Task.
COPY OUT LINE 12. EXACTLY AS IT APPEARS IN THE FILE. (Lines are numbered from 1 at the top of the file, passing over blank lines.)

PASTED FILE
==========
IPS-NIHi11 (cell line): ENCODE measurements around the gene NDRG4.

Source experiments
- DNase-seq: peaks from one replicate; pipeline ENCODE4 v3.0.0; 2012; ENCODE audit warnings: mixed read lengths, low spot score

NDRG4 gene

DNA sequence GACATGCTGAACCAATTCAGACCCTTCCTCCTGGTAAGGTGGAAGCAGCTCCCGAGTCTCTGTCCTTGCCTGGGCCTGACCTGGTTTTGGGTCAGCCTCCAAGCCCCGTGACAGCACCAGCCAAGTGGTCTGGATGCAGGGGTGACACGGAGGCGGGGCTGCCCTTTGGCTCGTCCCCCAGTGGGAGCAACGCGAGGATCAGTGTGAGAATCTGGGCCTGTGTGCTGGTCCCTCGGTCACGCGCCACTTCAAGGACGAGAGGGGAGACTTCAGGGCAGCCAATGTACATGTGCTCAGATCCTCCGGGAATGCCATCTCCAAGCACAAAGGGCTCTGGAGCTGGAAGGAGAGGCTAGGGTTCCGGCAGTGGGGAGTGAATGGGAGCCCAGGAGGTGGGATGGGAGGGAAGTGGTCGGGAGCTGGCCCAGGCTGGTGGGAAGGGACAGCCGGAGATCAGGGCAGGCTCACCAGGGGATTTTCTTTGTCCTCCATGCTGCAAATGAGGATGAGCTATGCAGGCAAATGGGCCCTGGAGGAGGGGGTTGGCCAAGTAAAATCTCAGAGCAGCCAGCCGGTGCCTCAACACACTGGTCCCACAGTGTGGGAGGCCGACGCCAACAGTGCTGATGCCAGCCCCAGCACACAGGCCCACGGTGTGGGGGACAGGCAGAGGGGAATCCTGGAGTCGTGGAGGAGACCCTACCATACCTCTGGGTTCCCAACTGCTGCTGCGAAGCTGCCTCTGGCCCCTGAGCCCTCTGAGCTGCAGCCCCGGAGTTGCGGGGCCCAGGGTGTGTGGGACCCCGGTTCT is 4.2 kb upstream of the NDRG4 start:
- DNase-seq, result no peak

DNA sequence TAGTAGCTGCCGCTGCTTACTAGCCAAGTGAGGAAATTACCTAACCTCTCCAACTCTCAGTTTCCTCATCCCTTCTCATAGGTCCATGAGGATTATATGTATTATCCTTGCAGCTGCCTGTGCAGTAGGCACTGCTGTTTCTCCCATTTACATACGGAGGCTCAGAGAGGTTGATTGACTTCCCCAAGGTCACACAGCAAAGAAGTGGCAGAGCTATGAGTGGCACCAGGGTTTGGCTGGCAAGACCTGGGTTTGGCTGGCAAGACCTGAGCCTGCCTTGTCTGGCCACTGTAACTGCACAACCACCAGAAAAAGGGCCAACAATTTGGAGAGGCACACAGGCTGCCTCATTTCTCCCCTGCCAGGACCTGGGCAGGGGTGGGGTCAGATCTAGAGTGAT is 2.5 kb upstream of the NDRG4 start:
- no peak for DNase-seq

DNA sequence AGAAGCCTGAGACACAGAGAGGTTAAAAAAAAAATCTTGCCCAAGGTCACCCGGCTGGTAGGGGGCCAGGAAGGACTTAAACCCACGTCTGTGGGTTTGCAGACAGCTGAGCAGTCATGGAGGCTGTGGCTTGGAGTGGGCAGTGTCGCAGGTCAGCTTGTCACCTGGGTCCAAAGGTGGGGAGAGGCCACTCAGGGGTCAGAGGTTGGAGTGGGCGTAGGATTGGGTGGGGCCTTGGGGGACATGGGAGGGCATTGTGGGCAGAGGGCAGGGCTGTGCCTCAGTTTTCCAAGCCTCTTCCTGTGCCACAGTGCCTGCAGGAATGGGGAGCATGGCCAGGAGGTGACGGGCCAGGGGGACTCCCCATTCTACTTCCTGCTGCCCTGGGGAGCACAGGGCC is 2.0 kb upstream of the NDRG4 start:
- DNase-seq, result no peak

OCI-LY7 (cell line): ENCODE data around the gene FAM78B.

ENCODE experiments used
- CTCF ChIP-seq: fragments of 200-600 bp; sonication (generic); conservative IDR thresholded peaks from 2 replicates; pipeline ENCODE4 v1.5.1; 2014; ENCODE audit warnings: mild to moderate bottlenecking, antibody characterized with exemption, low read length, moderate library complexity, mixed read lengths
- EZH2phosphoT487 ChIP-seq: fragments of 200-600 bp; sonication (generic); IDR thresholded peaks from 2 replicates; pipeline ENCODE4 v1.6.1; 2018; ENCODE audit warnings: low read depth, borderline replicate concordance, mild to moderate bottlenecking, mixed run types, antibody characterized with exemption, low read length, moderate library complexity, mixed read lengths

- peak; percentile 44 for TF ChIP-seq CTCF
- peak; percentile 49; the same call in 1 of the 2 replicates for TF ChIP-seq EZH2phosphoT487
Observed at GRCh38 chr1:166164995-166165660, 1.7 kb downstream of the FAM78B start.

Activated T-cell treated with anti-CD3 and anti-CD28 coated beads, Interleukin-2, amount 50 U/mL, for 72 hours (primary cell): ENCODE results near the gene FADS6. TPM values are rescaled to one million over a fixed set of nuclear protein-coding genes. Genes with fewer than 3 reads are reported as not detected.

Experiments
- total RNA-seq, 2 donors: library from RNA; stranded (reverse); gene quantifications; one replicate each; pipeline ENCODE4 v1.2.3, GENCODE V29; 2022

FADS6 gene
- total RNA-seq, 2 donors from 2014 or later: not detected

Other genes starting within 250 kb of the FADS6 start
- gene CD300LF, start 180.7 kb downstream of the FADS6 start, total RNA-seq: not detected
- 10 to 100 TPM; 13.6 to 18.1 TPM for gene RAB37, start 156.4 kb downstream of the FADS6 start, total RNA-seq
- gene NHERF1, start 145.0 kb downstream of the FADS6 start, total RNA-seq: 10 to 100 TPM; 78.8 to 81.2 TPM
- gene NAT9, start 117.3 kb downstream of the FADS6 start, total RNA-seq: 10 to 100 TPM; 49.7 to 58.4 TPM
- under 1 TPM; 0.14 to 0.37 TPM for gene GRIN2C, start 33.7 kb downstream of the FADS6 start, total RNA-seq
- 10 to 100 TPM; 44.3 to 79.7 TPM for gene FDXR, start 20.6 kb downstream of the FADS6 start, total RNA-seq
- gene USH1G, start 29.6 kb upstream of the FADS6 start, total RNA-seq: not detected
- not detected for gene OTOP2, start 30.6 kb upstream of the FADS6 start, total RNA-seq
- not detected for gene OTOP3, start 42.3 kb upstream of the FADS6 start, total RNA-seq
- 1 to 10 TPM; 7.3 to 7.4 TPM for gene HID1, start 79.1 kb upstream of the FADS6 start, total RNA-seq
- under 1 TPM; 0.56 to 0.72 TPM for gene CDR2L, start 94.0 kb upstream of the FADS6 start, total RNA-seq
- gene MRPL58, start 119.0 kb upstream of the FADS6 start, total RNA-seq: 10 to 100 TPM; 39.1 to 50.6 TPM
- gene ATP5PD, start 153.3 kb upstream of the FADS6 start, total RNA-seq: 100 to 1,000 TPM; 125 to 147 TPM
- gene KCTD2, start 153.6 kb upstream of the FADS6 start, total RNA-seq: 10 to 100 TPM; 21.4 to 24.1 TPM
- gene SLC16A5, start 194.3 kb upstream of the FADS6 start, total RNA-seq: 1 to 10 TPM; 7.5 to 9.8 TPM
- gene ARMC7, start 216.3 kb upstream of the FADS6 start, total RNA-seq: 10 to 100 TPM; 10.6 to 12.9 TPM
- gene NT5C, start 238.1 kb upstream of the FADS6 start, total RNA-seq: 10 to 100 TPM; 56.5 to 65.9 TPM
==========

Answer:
ENCODE experiments used